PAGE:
A $5-million review of provincial assets will stay hidden, for now, after the Newfoundland and Labrador government denied access-to-information requests to see it, calling it a cabinet record that doesn't have to be made public under provincial legislation.
Multiple media outlets — including CBC Newfoundland and Labrador, Radio-Canada, NTV and the St. John's Telegram — had requested a copy of the report under access-to-information legislation, known as ATIPP, for the Access To Information and Protection of Privacy Act.
In a letter responding to CBC and Radio-Canada's request, the provincial Department of Finance wrote, "Please be advised that the Rothschild and Co. report is a record created during the process of developing or preparing a submission for the cabinet. As such, the department wishes to advise that access has not been granted."
The department said a copy of the report is being withheld in full under Section 27, cabinet confidences, of the legislation.
The act defines a cabinet record as a record created during the process of developing or preparing a submission for the cabinet and says the head of a public body "shall refuse to disclose to an applicant a cabinet record."
The report, written by multinational bank and financial services company Rothschild and Co., is a review of the province's assets, delivered to the government in early April. At the time, Finance Minister Siobhan Coady said the provincial government couldn't release it because the report contains "commercial sensitivities."
The province commissioned the review following last year's report by the premier's economic recovery team, which recommended selling some assets.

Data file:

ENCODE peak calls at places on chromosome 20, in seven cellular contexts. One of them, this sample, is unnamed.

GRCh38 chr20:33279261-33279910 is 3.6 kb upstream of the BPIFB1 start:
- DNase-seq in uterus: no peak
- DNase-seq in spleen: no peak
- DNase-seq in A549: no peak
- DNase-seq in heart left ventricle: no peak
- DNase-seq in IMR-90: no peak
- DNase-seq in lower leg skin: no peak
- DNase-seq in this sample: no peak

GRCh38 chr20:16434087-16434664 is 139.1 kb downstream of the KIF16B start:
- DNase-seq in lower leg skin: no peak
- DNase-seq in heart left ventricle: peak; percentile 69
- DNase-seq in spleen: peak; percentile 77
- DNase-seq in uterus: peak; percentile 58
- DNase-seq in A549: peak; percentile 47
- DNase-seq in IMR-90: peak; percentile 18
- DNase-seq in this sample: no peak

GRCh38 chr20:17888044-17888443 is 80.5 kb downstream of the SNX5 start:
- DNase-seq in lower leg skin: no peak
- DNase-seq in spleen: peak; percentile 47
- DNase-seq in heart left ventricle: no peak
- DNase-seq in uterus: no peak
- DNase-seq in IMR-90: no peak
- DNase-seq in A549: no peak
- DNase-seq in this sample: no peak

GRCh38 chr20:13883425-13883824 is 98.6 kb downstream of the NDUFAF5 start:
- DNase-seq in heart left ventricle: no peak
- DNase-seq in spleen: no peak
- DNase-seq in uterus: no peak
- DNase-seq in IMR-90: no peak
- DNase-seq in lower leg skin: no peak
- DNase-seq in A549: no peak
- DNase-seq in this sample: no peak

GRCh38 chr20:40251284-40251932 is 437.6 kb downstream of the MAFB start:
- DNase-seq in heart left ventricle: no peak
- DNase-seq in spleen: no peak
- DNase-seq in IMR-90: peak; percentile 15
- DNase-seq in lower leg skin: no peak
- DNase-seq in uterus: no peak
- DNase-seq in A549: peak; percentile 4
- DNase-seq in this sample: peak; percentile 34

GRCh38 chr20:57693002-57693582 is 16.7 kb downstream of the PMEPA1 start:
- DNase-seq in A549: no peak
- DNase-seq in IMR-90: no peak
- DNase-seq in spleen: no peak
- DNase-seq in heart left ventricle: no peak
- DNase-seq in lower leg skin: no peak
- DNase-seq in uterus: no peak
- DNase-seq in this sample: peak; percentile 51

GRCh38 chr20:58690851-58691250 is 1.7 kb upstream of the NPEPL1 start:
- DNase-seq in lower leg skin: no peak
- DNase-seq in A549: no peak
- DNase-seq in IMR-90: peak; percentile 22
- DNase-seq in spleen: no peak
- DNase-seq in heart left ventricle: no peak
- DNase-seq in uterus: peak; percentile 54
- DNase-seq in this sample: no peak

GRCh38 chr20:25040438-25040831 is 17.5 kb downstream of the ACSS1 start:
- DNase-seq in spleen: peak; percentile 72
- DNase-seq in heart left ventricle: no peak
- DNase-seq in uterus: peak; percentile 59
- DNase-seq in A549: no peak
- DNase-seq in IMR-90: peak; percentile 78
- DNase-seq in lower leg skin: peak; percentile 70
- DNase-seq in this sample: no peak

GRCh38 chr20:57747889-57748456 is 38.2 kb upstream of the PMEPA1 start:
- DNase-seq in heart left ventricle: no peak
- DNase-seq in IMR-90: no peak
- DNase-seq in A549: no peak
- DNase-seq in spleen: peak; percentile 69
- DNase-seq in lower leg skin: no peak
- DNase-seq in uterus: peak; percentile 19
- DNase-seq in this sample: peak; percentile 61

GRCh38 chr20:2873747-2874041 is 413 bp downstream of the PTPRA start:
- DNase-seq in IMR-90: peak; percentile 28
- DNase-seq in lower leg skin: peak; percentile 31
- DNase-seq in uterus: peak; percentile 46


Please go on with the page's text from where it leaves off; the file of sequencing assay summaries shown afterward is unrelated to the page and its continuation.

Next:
In a media release Tuesday, interim PC Leader David Brazil accused Premier Andrew Furey of misleading the public over the release of the review.
Brazil brought up the issue during a sitting in the House of Assembly on April 6, when he accused the government of hiding information. Furey responsed that an access-to-information request could be filed and the report could be released with redactions.
"That's normal course of business; we're not preventing that. What we are saying is that this report is, for the first time, an evidence-based approach in evaluating our assets. There are obviously commercial sensitivities in there, as I'm sure everyone in this House can appreciate," Furey said at the time, adding that the report, if requested through access-to-information laws, would be "redacted accordingly and in accordance with the legislation and we'll move from there."
Appeal with privacy commissioner: Coady
On Tuesday Brazil accused government again of hiding the report called on Furey to release it.
"Not only will his minister not do the right thing and release the report publicly, but even through the ATIPP process the document is being hidden behind cabinet confidence," Brazil said.
"The premier knew it was a cabinet document when he made his statement. He has control over what is and is not a cabinet document. I call on the premier to do the right thing: release this report, with necessary redactions, and finally be honest with the people of our province about what they intend to do with our assets."
On Tuesday, Coady reiterated her position that commercial considerations are a reason not to release the report.
"If we do decide that we are going make any changes to our assets, you don't want to make an impact on what value those asset could be, whether intentionally or unintentionally."
Coady, who noted the ATIPP process falls outside ministerial oversight, said the report did go to cabinet, which qualifies it under the legislation as a cabinet document.
She added people who have had requests denied can appeal to the privacy commissioner. Appeals must be filed within 15 business days of the denial letter.